Michael Wehunt's writing in Greener pastures is beautiful. His stories are both delicate and powerful, simple yet strangely complex. There's some kind of magic at play in his words and I feel quite haunted by these stories. I hope there are many more stories to follow this excellent collection.
Seregil of Rhiminee
May 03, 2016 rated it it was amazing
Originally published at Risingshadow.

Ah, what a pleasure it was to read Michael Wehunt's Greener Pastures! When I began to read this collection I was already familiar with some of the author's stories and knew how well he writes dark stories and weird fiction, but I was truly amazed by its dark and chilling beauty.

Greener Pastures is a gem among other weird fiction collections, because the author paints a unique landscape of captivating weirdness that fascinates and terrifies readers in equal me
Tracy Robinson
Mar 17, 2019 rated it it was amazing  ·  review of another edition
Holy 5 ⭐️, Batman, this collection is superb! While I had some definite “wow” favorites, I enjoyed all of the stories. All of them. Some absolute favorites include:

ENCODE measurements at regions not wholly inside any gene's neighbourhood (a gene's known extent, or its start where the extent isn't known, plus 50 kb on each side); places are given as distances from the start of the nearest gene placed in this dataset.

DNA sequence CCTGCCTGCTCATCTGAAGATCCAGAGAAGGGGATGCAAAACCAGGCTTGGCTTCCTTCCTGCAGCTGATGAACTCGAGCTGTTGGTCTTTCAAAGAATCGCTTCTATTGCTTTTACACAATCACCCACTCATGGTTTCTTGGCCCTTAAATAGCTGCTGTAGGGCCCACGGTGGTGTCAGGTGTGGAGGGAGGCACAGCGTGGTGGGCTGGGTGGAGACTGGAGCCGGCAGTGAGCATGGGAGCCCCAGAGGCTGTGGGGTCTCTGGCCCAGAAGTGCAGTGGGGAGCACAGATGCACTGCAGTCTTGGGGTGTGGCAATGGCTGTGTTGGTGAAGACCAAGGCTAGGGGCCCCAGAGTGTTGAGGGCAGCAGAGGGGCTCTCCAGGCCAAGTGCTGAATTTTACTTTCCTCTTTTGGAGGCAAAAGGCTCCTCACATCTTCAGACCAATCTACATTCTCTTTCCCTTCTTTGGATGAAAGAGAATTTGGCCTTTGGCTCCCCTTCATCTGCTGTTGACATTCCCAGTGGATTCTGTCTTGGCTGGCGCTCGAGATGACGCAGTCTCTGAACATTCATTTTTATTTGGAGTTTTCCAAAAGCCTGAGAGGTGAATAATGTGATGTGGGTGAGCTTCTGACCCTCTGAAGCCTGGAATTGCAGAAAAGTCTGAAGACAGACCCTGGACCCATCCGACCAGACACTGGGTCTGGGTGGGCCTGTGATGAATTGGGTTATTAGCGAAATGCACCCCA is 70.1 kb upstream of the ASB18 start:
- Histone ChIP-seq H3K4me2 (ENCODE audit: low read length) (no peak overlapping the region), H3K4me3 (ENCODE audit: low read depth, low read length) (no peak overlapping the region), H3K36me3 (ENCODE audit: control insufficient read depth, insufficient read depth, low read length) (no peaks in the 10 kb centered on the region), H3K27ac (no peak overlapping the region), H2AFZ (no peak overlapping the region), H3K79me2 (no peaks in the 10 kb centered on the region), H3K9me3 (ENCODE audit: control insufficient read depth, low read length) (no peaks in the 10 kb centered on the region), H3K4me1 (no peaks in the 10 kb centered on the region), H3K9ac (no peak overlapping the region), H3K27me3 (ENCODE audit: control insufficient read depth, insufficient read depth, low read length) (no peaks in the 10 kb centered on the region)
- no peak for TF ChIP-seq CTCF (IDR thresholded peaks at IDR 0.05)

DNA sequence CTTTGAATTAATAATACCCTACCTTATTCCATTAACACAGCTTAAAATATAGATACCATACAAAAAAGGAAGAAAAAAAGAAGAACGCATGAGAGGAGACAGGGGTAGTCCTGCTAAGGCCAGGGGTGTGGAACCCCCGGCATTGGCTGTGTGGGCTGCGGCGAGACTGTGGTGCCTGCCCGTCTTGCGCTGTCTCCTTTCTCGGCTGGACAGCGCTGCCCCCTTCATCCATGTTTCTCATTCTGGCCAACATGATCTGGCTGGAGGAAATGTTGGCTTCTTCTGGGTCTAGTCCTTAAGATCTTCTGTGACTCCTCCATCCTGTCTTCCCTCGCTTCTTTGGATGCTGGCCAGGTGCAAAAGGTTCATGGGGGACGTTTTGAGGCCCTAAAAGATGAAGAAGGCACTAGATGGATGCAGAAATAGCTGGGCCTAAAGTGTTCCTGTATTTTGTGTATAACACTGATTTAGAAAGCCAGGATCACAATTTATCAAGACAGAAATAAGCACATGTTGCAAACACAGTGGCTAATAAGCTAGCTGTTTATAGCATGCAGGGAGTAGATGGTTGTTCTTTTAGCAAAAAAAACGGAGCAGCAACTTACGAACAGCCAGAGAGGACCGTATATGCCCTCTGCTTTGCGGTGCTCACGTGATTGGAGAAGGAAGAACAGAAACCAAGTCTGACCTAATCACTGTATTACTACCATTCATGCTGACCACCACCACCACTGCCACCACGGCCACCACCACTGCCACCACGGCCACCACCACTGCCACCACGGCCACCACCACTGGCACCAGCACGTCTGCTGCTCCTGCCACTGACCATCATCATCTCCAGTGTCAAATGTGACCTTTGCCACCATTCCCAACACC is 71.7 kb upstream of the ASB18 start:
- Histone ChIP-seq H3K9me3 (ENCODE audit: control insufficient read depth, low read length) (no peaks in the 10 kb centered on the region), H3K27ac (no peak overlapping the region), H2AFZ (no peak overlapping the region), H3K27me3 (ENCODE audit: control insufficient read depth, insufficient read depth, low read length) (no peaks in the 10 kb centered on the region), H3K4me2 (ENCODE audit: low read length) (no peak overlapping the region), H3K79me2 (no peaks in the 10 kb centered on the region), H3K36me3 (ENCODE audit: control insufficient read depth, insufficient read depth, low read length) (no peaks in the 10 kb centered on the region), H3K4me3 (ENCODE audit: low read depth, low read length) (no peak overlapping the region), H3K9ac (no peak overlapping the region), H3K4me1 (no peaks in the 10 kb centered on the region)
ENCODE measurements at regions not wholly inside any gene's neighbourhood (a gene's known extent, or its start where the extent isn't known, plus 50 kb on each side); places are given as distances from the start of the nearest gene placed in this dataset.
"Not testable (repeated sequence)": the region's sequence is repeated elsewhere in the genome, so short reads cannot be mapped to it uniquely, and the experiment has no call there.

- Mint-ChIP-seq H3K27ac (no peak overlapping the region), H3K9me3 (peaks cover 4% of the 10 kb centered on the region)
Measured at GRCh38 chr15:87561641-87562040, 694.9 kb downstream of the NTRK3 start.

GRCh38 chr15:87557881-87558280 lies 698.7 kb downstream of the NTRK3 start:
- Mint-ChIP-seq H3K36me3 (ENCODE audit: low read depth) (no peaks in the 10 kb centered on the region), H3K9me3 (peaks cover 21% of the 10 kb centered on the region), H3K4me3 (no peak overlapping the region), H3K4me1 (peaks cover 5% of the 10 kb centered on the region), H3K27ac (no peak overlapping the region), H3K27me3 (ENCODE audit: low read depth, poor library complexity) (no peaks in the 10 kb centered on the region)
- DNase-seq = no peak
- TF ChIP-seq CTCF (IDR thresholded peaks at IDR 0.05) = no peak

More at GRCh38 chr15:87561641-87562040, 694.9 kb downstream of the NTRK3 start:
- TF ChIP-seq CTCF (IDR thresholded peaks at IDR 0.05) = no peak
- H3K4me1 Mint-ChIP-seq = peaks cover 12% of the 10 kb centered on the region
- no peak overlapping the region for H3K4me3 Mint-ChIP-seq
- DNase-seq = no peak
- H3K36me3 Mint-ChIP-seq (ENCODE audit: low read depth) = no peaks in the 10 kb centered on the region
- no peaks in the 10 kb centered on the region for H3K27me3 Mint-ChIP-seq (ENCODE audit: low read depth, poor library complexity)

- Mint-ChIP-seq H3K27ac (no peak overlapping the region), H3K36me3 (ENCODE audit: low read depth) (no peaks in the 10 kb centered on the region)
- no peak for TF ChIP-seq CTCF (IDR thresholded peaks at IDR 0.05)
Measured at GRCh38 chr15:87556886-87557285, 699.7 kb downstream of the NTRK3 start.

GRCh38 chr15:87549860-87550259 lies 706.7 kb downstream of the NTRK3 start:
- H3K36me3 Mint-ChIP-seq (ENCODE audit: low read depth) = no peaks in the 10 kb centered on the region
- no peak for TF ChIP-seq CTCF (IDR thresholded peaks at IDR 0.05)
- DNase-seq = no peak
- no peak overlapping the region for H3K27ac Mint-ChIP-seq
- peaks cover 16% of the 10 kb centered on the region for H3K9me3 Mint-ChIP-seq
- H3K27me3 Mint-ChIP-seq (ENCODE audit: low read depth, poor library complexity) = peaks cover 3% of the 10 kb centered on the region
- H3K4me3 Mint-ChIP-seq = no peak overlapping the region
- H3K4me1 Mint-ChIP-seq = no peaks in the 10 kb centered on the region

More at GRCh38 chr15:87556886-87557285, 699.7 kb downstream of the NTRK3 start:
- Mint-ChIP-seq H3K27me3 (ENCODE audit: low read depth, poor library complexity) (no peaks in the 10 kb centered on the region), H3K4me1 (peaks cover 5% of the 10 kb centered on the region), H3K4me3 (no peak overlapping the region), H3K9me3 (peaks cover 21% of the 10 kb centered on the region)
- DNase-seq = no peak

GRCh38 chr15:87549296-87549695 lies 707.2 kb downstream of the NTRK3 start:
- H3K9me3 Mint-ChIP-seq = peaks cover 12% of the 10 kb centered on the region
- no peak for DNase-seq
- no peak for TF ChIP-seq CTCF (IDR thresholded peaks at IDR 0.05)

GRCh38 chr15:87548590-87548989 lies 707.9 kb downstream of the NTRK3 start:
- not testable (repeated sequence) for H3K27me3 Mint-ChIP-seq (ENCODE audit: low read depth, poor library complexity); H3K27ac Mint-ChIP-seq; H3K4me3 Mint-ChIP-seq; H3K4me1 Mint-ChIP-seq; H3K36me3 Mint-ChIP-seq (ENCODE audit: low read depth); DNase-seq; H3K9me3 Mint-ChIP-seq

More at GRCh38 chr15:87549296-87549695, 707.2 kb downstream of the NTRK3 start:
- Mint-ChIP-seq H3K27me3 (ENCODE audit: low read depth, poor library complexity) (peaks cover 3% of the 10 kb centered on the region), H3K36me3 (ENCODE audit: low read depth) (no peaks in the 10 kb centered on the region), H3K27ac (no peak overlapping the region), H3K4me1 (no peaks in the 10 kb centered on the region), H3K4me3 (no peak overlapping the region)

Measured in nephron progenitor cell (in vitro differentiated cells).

Beside Me Singing in the Wilderness
Greener Pastures
October Film Haunt: Under the House
Deducted From Your Share in Paradise

Well, I guess that’s quite a few, but I can’t narrow it down. I will say that I’ve continued to think about Greener Pastures and Deducted for days after reading them. I now need anything else Wehunt
The Grim Reader
Apr 24, 2016 rated it it was amazing
There has been quite the buzz surrounding Michael Wehunt's debut collection of dark, weird fiction. Blurbs from some of the best in the genre have been waxing lyrical about his literary prose, unnerving themes and originality. But, what did I think?

'Greener Pastures' is one of the best collections of dark fiction I have read in the last few years. From the very first page, Wehunt draws you in and takes you on a lyrical journey through the darkest parts of your imagination. What really astounded
Michael Adams